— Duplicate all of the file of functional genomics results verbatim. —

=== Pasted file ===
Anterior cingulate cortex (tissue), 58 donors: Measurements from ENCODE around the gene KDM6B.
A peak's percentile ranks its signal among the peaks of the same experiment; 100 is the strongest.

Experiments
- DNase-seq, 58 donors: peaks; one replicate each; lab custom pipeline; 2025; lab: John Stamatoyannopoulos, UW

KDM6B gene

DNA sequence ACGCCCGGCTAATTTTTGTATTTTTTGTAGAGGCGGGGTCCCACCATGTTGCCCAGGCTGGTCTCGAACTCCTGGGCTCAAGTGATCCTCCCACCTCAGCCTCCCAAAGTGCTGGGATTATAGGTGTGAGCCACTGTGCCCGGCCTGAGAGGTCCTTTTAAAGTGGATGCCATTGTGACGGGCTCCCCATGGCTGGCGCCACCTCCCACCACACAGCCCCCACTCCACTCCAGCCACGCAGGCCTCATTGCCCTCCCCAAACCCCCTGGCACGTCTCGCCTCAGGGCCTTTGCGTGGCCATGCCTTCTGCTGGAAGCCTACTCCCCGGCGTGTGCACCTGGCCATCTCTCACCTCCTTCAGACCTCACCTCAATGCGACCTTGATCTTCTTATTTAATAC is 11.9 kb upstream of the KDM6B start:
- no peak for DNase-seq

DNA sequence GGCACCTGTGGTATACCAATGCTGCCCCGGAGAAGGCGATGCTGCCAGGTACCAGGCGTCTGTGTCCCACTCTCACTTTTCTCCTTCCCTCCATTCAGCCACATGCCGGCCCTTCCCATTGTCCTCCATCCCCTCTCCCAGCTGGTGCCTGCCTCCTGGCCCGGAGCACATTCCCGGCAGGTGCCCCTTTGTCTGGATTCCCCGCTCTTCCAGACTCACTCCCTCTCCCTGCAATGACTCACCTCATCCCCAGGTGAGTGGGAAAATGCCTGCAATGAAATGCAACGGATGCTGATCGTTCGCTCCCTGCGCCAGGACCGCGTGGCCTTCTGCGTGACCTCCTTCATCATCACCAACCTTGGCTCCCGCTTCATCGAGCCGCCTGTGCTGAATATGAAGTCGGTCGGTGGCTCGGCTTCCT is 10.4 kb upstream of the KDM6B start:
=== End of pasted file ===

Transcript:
Anterior cingulate cortex (tissue), 58 donors: Measurements from ENCODE around the gene KDM6B.
A peak's percentile ranks its signal among the peaks of the same experiment; 100 is the strongest.

Experiments
- DNase-seq, 58 donors: peaks; one replicate each; lab custom pipeline; 2025; lab: John Stamatoyannopoulos, UW

KDM6B gene

DNA sequence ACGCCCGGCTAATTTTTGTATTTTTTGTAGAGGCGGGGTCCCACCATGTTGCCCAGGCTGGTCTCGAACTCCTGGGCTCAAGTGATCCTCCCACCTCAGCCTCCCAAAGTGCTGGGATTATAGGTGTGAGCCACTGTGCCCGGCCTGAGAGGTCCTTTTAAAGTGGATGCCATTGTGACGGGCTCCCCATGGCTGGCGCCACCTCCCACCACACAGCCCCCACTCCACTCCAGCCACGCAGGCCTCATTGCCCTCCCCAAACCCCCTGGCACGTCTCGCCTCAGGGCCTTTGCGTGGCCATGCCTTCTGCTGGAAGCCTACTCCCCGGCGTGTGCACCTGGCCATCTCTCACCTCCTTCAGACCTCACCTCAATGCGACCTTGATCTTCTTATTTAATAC is 11.9 kb upstream of the KDM6B start:
- no peak for DNase-seq

DNA sequence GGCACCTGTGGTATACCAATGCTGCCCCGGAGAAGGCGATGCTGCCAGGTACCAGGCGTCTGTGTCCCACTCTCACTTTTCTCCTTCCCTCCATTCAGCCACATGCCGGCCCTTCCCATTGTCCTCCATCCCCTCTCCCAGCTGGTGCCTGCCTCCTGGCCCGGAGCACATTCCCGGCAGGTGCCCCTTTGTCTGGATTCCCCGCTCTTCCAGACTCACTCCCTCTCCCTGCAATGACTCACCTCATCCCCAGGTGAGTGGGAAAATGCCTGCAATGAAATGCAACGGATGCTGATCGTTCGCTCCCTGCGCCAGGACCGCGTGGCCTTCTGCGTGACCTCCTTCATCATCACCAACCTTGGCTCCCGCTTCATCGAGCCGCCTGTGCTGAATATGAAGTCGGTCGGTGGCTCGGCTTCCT is 10.4 kb upstream of the KDM6B start: